Sunland Park reacts to Trump's call for troops on border
Kai Porter and Kassi Nelson
April 05, 2018 06:20 PM
SUNLAND PARK, N.M. -- President Donald Trump said Thursday he wants between 2,000 and 4,000 National Guard troops on the border with Mexico. Trump claims he wants the troops along the border because the situation has reached a point of crisis, but Sunland Park city officials paint a different picture.
About 17,000 people call Sunland Park home. Ernie Zapien grew up there and remembers when this border fence didn't exist.
"You can look around and there’s really nothing happening out here," he said.
Despite the city being right along the border, Police Chief Javier Guerra said his city is one of the safest cities in the state. He said they haven't had any major crime problems stemming from drug smuggling or people illegally crossing the border.
Guerra said he has 22 police officers on his force that do a good job of keeping the city safe. Then there's the border fence that’s already up and Border Patrol in the area already does a good job of stopping that activity before it reaches the city.
"They've done a very good job," he said. "Therefore if anyone was going to get past them, we haven’t encountered any type of a situation that we've gotten suspected murderers or thieves or nothing like that. I just can’t stress to you how safe this city really is you go outside and you see the citizens walking around all hours of the day and night because they feel safe."
Zapien agreed, and he does not support Trump's plan to call in thousands of National Guard troops.
"It would just be a waste of money for sending troops out here for what," he said.
As for what impact National Guard troops will have in the community, Sunland Park City Manager Julia Brown said officials don't want residents to be alarmed by their presence.
"What we all need to remember is that, just like the rest of us, they’re residents of New Mexico," she said. "Some of them originally came from Mexico. Many of them still have family members living in Mexico, and they are simply trying to help to make sure that the residents of this area are safe and secure."
Gov. Susana Martinez would be the one to deploy National Guard troops on the border here in New Mexico. Her office released a statement in support of Trump's announcement Wednesday, saying in part “It's important to remember that we would not be in this situation to begin with if Congress would act on comprehensive immigration reform – which the governor has often said should make border security a top priority.”
On Thursday, Martinez spokesperson Mike Lonergan sent this statement:
We cannot allow criminal activity to come across the border where it will only increase crime in New Mexico’s communities. Governor Martinez joined a call with federal leaders and other border governors today to discuss efforts to better secure our border and to help ensure New Mexicans are safe. The Governor expressed her support for having National Guardsman and women serve in a support role to Border Patrol in New Mexico in order to help combat illegal crossings and the transportation of narcotics, both of which are drastically increasing at the border. The Governor’s administration will work with the federal government in the next weeks to determine levels of support and specific tasks for New Mexico guardsman and women.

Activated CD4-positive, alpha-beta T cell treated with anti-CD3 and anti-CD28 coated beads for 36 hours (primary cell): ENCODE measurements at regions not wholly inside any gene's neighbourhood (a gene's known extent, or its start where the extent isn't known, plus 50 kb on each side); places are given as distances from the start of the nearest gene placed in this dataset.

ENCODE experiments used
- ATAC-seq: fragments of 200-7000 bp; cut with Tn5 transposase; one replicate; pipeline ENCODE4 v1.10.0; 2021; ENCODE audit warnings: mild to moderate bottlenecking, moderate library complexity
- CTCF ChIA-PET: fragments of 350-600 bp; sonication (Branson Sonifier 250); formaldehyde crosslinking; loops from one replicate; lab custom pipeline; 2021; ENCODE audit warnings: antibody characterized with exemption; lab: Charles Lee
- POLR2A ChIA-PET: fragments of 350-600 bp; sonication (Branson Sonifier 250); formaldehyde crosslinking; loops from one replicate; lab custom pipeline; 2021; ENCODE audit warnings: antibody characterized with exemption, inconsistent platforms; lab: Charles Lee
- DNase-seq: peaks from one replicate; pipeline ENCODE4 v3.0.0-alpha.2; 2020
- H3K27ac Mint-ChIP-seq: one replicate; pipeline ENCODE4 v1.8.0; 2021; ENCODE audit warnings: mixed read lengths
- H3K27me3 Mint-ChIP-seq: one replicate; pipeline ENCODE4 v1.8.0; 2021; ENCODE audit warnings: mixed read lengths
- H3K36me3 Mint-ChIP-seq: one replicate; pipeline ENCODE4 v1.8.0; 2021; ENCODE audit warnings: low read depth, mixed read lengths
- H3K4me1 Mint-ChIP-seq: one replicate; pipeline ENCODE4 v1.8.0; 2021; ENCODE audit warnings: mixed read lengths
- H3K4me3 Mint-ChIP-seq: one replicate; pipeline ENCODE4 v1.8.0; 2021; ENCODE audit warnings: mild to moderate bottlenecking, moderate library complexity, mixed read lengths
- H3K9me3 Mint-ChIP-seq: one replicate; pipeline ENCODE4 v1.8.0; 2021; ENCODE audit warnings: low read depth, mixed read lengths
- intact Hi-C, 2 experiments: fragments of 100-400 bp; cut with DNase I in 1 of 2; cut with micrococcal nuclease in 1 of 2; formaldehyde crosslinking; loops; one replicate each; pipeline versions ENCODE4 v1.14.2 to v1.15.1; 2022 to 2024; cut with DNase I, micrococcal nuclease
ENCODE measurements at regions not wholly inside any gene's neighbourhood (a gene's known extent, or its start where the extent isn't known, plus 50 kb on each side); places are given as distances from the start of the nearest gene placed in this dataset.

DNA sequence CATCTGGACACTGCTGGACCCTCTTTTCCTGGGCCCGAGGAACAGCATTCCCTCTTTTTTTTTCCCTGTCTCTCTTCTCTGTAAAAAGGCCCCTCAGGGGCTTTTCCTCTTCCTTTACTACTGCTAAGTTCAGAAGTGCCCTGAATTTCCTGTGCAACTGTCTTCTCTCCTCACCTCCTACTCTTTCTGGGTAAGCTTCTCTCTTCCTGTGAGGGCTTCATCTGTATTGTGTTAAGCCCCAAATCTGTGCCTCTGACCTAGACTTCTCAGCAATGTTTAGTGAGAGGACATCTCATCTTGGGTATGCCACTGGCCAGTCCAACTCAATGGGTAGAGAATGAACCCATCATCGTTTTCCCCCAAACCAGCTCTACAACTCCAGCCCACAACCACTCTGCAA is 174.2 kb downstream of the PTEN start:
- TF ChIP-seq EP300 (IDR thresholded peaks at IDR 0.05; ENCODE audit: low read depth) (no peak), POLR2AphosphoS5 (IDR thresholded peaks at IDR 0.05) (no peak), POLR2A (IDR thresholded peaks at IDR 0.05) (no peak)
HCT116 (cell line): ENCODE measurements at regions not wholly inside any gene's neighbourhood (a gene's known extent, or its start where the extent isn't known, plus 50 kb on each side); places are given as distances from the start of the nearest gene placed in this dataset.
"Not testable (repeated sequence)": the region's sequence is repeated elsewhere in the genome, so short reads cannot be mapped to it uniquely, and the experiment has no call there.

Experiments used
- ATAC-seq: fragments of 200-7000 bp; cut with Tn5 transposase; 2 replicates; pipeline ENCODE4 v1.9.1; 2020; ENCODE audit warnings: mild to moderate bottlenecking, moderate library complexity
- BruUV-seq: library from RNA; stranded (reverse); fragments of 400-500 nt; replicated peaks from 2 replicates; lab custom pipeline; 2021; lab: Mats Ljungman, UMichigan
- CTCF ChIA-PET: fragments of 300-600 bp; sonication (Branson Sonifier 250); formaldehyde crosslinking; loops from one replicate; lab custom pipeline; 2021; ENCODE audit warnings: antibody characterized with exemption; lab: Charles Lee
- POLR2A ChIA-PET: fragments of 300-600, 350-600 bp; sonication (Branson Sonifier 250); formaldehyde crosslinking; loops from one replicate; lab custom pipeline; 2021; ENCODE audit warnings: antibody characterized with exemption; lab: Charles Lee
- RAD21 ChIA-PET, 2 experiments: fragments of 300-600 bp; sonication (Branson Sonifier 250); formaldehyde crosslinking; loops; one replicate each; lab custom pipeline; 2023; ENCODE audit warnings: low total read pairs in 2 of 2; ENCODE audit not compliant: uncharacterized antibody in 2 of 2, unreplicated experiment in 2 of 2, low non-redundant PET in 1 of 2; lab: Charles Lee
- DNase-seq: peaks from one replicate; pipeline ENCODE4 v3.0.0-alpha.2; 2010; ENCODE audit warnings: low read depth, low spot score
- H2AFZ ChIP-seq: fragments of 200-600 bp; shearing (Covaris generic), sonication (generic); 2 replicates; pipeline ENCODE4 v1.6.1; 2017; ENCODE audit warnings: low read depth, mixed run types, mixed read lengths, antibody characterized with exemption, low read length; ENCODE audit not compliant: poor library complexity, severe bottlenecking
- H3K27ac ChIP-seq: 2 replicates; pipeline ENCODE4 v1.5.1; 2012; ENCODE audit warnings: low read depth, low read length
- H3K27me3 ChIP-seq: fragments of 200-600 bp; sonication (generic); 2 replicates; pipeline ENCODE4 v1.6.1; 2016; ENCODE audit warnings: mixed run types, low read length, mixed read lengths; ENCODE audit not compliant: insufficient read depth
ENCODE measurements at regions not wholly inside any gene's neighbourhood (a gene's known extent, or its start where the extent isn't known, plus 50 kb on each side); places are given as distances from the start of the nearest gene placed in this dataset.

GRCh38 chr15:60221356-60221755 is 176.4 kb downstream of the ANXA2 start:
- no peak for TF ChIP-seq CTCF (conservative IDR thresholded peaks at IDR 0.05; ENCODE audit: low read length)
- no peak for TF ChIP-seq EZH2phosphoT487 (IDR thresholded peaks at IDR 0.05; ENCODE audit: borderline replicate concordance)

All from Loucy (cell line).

Two of New Mexico's three members in the U.S. House of Representatives said they have major concerns with the president's plans, including the fact they say Congress wasn't given any notice.
"I think there's a big concern across America that I've heard from many people, including our colleagues on the border about militarizing the border," said Democratic Rep. Ben Ray Lujan, who represented the Third Congressional District in northern New Mexico. "And that's essentially what President Trump is doing."
"What happens to New Mexicans in our wildfire and forest fire seasons? Why aren't we deploying the National Guard to finish the work in Puerto Rico?" said Rep. Michelle Lujan Grisham, another House Democrat in New Mexico's First Congressional District. "So I'm not seeing how this fits in some of our national security natural disaster initiatives or efforts, and I'm concerned about the timing and real purpose of this move."
Lujan Grisham and loan were at a chamber luncheon in Albuquerque. Republican Rep. Steve Pearce from the southern New Mexico district was there as well but had to leave right away. He sent a statement calling the president's plan "a short-term strategy." He said a need a long-term solution is necessary.
"Bush & Obama found it necessary to deploy the National Guard to temporarily secure the border @POTUS is again having to use this short term strategy. We need a long term solution for the safety of our nation. Both parties must unite to fix our broken immigration system," Pearce wrote on Twitter.
Kai Porter and Kassi Nelson
Updated: April 05, 2018 06:20 PM
Created: April 05, 2018 05:20 PM
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